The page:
The New York Times recently published an article about a new trend emerging – predictive policing. In brief: a computer program has been developed and is being implemented in Santa Cruz to predict locations and blocks of time where certain crimes are most likely to occur. It sounds like the system is evidence based: that is to say, based on an input of data on crime events in the city in the past, it spits out a sort of extrapolation on what might happen in the future, and when. And evidently, they made an arrest utilizing that system already.
It reminds me of a story I heard on NPR a week or two ago about someone who developed a program to predict insurgent attacks in the Middle East. The same deal: that these attacks could be predicted and prepared for ahead of time using a number of different factors as inputs – current political and/or economic climate, history of previous attacks, etc. etc.
What concerns me about this is how it might a) infringe on civil rights and b) be a tool that’s utilized to profile and discriminate against people. In the article, it says that two women were arrested for looking inside of cars. That sounds deeply problematic to me. If we start swiping up everyone who looks suspicious on the street because a computer told us to watch out for the bad guys, we’re going to have a whole lot of poor brown people with nonviolent offenses sitting in the jail again.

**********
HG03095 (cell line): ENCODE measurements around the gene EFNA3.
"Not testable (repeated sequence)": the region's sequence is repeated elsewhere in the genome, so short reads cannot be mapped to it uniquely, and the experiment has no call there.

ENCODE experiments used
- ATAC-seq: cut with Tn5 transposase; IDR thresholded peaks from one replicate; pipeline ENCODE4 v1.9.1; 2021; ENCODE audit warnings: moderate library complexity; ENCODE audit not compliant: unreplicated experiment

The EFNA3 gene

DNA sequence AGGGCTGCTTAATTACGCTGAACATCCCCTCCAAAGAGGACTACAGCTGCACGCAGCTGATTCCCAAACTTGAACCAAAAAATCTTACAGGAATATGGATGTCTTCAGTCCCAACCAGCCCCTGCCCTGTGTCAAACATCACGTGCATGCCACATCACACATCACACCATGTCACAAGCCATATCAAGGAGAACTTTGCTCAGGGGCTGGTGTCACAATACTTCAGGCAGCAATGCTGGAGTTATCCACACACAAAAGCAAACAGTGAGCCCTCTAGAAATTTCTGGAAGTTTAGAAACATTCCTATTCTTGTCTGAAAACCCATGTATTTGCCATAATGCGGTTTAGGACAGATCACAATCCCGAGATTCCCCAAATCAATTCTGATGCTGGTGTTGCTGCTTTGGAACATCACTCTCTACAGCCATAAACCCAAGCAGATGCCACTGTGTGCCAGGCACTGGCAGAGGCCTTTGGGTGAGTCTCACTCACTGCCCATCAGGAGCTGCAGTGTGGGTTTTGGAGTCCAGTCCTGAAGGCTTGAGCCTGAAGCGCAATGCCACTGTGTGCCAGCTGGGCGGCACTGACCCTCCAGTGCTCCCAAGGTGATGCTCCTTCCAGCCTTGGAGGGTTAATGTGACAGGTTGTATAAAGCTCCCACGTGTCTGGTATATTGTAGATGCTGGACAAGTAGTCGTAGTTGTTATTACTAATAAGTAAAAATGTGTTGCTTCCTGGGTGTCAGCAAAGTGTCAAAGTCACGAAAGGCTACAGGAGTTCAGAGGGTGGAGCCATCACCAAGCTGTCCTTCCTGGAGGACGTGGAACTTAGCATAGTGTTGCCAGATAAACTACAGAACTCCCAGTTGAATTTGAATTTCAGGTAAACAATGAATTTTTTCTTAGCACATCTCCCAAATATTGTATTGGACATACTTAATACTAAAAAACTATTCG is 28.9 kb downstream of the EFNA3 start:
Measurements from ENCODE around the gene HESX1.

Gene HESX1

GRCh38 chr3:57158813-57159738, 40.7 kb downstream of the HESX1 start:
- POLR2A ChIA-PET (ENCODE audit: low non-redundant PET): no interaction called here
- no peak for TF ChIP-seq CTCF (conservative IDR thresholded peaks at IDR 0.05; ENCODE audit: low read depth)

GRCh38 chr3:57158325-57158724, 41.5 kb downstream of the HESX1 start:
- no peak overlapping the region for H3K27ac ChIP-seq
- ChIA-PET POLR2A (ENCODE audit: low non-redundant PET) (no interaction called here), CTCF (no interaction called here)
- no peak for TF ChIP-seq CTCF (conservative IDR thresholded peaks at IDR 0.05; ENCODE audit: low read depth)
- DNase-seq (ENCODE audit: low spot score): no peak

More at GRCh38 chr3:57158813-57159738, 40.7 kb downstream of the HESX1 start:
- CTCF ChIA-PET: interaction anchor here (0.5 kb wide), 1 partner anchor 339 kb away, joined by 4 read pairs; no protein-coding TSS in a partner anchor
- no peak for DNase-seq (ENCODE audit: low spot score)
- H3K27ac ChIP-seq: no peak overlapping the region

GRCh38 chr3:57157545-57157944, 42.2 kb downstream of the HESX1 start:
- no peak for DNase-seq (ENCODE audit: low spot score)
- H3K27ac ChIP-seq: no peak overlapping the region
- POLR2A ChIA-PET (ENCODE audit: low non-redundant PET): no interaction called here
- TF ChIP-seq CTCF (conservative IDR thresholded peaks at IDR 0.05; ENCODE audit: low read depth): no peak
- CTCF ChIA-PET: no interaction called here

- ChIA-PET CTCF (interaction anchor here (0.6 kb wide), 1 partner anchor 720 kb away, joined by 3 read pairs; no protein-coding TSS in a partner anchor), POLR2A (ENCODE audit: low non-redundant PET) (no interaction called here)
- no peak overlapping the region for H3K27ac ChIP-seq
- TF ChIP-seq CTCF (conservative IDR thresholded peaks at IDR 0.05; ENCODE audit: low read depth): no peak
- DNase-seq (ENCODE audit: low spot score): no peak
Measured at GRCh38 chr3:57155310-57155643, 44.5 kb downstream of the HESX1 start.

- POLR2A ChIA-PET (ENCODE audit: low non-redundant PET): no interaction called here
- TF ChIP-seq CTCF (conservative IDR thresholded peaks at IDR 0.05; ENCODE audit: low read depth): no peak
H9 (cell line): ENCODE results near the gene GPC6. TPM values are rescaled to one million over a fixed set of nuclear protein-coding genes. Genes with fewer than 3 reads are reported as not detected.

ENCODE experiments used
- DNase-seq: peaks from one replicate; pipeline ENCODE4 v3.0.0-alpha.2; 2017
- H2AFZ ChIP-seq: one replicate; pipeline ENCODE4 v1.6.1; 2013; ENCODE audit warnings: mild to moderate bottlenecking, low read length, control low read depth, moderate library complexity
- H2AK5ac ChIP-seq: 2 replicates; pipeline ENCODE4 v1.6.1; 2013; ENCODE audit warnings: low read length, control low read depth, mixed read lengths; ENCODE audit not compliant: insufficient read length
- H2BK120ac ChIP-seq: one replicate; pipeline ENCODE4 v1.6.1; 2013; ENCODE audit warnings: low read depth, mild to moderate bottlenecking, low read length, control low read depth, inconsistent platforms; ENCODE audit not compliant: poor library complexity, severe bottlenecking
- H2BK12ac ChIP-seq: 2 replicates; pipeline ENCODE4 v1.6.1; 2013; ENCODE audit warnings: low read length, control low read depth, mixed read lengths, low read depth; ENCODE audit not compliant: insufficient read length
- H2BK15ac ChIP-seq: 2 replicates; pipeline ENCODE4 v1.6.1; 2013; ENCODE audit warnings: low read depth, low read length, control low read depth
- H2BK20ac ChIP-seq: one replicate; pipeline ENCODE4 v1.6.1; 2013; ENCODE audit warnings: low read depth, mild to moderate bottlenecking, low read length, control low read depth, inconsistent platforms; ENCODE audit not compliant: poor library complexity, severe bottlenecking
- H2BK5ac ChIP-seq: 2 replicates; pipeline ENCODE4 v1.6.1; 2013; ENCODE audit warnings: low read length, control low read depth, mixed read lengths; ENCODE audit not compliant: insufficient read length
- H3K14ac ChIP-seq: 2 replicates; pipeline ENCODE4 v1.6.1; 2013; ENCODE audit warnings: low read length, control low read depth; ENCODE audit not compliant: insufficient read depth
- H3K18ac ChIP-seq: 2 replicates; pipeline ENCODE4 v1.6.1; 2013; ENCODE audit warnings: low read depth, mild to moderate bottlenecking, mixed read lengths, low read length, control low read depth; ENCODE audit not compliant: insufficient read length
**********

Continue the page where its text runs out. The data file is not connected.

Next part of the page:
It also doesn’t seem like a viable financial balm for the current local and state budgetary issues. Correctional facilities around the country are currently purging like mad – they’re overcrowded and are even considering releasing people left and right, whether or not they’ve served out their sentence, because they just don’t have the space or the money to continue to house them. Departments are interested in using this predictive policing method to utilize their funds more efficiently, but this sounds pretty counter-productive in the long run.
And, maybe most unsettling of all to me is how it rings quite like another 1-size-fits-all, smoke-screen kind of solution to a problem that deserves a much more nuanced approach (let me not even GET INTO the long, fraught history of US correctional approaches and the absence of PROVEN EFFECTIVE educational alternatives….AHHH). This runs the risk of being yet another way we set up a huge, sparkly shiny facade to make everyone feel safe and protected, but instead we’re looking at the blinking red dot of danger the computer tells us to focus on, while the real world (and real crime) takes place everywhere else.
This post is brought to you by Chloe, who somewhat successfully avoided going off on several tangential rants here.